Most utilized by SaaS companies and subscription-based services, this customer retention tactic makes their consumer dependent on their products and services. Programs such as the Adobe Suite come immediately to mind.

By extra fees

There are some subscription-based services platforms that will charge their customers more if they so choose to go to the competition.

By emotional connection

A very strong customer retention ploy that bases on mutual trust and benefits that both the company and the consumer shared. 

Long-term retention strategies

To be successful, you have to always plan for the future. See the big picture today so you could plan your long-term strategy for customer retention.

As always, the market will shift and the trends will falter along with your consumer engagement. Business owners like yourself can’t possibly go day-to-day just monitoring engagement rates, you have to have a game plan set for the future.

Via corporate handouts

Exclusive celebratory gift bags, vouchers, complimentary services are all part of the customer retention strategy. Companies give these out to their most loyal customers—the ones that hadn’t tried to terminate their contracts and the ones who frequent the business.

This type of retention strategy also plays up to the psychological fact that most of us want to be in an exclusive membership club, even if it’s just a decorative corporate mug. Of course, on the other side of things, this is a tactic to thank all of their existing customers for their brand loyalty.

In turn, these consumers become brand ambassadors (not to the extent of influencers, mind you), getting the word out.

Via regular communication

As a customer, have you ever got an email from a company you used to order from? This is their way to re-engage you, an existing customer, to order from them again. 

Most—if not all—businesses utilize their email subscription service to reach out to their customers. The emails, by chance, often have vouchers and discount codes that you can use on a limited date. This brings up the sense of urgency, which in turn will make you consider using their platform again.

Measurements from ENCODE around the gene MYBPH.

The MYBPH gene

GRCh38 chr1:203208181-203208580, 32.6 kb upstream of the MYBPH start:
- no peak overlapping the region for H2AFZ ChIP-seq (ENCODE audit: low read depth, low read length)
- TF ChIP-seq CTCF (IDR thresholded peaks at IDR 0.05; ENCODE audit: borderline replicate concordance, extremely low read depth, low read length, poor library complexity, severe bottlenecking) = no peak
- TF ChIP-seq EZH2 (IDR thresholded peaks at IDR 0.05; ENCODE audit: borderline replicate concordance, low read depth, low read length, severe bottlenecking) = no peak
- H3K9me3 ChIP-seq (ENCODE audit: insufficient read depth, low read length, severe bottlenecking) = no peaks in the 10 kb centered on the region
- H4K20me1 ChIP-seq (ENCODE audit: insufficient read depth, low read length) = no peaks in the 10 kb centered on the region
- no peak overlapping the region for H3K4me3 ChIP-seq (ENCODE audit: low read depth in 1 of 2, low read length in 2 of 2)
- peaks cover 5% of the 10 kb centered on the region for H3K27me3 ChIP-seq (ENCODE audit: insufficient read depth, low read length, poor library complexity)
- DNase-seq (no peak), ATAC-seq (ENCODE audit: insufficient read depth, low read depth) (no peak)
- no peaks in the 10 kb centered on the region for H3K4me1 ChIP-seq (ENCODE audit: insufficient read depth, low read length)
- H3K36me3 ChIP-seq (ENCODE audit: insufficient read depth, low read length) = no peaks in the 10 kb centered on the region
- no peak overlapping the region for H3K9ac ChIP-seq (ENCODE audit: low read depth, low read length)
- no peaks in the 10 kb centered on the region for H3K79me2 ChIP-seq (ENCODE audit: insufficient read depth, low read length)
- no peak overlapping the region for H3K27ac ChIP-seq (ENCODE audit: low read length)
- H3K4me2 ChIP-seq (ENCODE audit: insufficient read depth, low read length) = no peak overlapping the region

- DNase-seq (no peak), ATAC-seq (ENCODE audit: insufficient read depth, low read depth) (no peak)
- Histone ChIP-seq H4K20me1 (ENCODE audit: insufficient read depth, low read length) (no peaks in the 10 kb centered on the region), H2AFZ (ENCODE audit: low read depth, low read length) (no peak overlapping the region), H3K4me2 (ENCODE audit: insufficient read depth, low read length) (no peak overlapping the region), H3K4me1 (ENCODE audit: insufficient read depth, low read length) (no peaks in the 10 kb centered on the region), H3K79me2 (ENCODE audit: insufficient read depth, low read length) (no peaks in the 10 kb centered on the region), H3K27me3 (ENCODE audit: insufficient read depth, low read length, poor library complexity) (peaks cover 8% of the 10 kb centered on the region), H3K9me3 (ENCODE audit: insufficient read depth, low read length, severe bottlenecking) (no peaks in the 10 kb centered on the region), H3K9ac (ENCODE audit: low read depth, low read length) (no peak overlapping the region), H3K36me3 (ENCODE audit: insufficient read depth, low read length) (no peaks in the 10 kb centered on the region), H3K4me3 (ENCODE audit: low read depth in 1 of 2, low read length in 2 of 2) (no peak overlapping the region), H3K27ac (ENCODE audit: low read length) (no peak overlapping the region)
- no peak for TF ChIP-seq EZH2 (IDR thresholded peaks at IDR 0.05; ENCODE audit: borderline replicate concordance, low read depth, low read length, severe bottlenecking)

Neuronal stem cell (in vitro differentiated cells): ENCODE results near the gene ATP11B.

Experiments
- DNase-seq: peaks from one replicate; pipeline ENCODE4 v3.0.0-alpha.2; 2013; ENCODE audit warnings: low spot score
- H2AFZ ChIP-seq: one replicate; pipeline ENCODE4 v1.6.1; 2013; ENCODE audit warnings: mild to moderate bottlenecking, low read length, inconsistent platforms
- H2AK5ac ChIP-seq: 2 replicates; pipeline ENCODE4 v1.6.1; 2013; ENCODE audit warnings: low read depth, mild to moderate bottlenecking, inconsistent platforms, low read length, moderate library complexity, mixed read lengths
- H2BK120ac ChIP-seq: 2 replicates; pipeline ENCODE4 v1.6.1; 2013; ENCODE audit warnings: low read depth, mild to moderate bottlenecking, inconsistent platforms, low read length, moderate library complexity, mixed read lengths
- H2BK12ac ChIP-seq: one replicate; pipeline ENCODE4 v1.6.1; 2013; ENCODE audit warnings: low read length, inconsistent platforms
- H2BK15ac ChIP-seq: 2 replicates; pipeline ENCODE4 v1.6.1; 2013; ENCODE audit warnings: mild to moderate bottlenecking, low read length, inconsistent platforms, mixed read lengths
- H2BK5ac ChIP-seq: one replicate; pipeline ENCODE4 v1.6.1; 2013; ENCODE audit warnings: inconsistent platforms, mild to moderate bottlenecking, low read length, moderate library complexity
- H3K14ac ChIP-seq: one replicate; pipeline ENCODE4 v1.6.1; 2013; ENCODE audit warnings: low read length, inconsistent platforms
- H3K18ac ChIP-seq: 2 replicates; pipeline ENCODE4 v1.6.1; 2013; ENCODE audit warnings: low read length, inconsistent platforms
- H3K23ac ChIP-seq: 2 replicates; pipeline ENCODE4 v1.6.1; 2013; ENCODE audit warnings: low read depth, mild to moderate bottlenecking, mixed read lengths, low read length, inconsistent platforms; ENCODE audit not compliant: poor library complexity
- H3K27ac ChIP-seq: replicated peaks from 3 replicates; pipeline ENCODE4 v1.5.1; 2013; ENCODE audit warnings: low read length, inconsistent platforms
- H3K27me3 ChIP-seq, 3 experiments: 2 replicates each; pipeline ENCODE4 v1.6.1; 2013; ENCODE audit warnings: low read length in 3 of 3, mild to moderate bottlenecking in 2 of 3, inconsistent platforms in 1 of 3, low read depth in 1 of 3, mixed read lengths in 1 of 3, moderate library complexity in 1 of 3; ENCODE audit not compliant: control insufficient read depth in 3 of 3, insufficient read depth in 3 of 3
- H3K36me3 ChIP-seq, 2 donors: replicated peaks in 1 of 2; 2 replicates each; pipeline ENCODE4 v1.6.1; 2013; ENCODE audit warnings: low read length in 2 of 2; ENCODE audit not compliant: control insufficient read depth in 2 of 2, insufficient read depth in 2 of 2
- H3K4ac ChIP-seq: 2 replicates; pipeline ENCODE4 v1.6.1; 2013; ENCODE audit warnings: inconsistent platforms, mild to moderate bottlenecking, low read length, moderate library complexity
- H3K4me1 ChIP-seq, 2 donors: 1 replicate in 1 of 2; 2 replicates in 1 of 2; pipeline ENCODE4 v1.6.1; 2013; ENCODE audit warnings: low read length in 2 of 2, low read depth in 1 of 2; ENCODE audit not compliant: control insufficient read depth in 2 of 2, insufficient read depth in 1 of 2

Another way is to follow up with a survey, maybe through a call or sent through a registered email. Now with surveys, the companies will get your insight as an existing consumer – and insights are the best thing for their sales and marketing department.

Via empathy

If you’ve ever given your professional contact details to partners and vendors, most of the time, they will send a corporate gift to thank you for your business. This can also be used to get in touch with you again.

Gifts, whether personal or for business, are often welcomed with sincerity and this opens up so many opportunities for customer retention to take root. For instance, as a consumer who received a gift, you will most likely think about the business that gave you a handout.

This means that you’re more likely to do business with them again and be a loyal customer.

Customer retention strategies
Customer retention strategies

How to measure customer retention

To know whether your tactics are successful, you need to measure and monitor your retention rate. This is to say that you need solid information, the one than can be backed by math and data.

A basic customer retention equation can be used to assess a company’s retention rate: 

Retention rate = ((CE-CN)/CS))100